#140 The Truth About Self-Driving Cars

It's time to put the brakes on the hype about self-driving cars. Despite industry and media forecasts, it may be more than a decade before many fully autonomous vehicles are on the road. Lawsuits and patent disputes are among the many hurdles that face auto manufacturers and tech firms.

But this doesn't mean that technology is being thrown into reverse gear. Semi-autonomous cars with vehicle assist and other features are much safer than earlier generations of automobiles. Self-driving delivery trucks and vans are no longer a fantasy.

"Fix It" guest Eddie Alterman, Editor-in-Chief of Car and Driver magazine is deeply skeptical about the widely-touted changes proclaimed by major manufacturers. "It's a scary concept anyway you look at it," he tells us. "The autonomous car is a very inelegant, very complex and a very fraught solution to the problem of texting while driving... and of information coming into the car when people should be driving."

For Google, Apple, Microsoft and other big data companies, autonomous cars are a big opportunity. Instead of keeping their eyes on the road, motorists would use their driving time to consume more digital media. 

But Eddie says a mix of self-driving and traditional vehicles on the road would create danger. "People will deal with or accept flawed humans crashing into each other. I don't think people will accept supposedly fail-safe machines crashing into each other."

Solutions 

  • Understand the risks of mixing traditional cars with self-driving vehicles on the same roadway.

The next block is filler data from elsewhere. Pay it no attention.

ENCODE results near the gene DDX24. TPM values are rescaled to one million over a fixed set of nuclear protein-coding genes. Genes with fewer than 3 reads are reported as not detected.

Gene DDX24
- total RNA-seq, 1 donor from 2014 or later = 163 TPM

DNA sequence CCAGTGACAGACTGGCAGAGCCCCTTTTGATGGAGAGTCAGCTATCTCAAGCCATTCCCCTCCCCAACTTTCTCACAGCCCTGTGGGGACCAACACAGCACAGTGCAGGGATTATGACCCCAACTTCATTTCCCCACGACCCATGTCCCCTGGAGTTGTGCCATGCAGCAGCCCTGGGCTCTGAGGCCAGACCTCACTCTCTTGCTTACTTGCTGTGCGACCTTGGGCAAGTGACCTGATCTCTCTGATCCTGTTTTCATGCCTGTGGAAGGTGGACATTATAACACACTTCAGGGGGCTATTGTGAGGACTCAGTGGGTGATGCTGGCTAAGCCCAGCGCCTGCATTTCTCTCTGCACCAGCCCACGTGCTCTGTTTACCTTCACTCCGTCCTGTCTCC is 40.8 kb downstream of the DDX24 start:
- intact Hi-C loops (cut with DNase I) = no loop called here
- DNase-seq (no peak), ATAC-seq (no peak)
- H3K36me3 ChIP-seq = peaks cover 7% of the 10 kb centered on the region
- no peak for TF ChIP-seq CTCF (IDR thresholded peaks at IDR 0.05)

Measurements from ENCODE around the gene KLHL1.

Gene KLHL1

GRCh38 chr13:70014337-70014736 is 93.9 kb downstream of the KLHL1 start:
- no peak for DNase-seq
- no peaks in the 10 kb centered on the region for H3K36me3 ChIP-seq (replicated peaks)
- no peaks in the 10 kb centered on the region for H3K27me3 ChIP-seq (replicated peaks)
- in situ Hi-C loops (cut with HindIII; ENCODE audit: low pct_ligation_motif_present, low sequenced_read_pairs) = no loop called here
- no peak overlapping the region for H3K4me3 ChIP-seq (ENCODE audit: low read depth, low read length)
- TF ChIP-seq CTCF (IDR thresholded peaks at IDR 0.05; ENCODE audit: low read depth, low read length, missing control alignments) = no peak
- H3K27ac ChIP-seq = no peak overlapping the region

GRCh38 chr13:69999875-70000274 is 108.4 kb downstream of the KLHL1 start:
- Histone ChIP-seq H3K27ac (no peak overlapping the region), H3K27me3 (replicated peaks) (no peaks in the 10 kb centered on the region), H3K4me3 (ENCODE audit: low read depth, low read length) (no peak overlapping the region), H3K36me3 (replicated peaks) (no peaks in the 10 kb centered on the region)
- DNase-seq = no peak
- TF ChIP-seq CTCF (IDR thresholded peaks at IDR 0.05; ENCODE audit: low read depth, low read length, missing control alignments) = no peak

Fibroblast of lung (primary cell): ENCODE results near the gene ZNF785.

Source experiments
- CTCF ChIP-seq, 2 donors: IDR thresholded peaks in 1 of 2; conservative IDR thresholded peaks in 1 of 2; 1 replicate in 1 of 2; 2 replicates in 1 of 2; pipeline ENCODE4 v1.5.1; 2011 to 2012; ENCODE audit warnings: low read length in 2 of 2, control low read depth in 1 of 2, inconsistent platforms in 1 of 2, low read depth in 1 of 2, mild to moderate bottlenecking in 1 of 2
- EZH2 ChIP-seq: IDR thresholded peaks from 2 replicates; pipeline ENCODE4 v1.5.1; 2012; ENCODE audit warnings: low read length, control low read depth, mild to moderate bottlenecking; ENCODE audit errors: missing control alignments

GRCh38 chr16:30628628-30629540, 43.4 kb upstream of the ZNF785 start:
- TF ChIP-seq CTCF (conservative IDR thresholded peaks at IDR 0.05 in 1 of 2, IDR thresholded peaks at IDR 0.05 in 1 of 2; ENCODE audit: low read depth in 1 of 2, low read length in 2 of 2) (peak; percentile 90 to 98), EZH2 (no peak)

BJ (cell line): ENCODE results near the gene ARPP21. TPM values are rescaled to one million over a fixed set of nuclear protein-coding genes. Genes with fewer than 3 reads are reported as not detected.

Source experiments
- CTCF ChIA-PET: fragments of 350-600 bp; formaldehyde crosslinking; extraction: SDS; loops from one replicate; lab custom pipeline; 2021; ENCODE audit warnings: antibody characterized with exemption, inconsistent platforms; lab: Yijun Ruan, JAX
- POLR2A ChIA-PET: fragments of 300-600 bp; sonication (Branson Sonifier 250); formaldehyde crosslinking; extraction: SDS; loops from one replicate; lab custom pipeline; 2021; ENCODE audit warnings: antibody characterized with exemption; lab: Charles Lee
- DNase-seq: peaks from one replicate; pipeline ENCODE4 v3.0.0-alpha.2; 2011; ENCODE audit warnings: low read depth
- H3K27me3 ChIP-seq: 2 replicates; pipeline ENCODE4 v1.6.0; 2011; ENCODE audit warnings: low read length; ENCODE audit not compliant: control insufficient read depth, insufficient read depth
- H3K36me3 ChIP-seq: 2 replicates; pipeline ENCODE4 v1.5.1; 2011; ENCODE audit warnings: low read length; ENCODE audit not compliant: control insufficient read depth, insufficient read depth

• Promote the use of semi-autonomous background technology to make driving safer. Examples: cruise control, vehicle stability, lane departure warning systems.
  • Adopt autonomous vehicles in "closed" environments such as industrial sites.
  • Encourage car-sharing and other initiatives to reduce commute times.  
  • Resist the temptation to encourage drivers to surrender control of their time behind-the-wheel.

#137 The Dangers Of Utopia: Michael Shermer

By overwhelming majorities, human beings have faith in the afterlife. While fewer Americans believe in God, as many as 80% still believe in life after death. Surprisingly, this includes one-in-three agnostics and atheists. According to the Roper Center for Public Opinion the numbers have stayed stable in recent decades.

Does this human refusal to accept that all we have is the here-and-now lead to a dangerous belief in religious fantasies and utopia? Do we chase after myths while ignoring practical steps we could take now to improve life for ourselves and others?

Our guest, Michael Shermer, is the publisher of Skeptic Magazine and the author of the new book "Heavens on Earth: The Scientific Search for the Afterlife, Immortality, and Utopia." Astrophysicist Neil deGrasse Tyson calls him "a beacon of reason in an ocean of irrationality."

Michael walks us through efforts by "techno-optimists" to extend life hundreds of years into the future, from cryonic suspension-- efforts to freeze our brains with all of their neural connects and memories in tact--  to transhumanists, who want to transform us into super-humans.

He is profoundly skeptical of these well-funded efforts, saying that all we have is the present. "Make today count," Michael tells us. "Make every relationship you have count. Make your interactions with community, strangers and society count in just a tiny little bit."

#135 What's Ahead in 2018: Richard and Jim's Forecast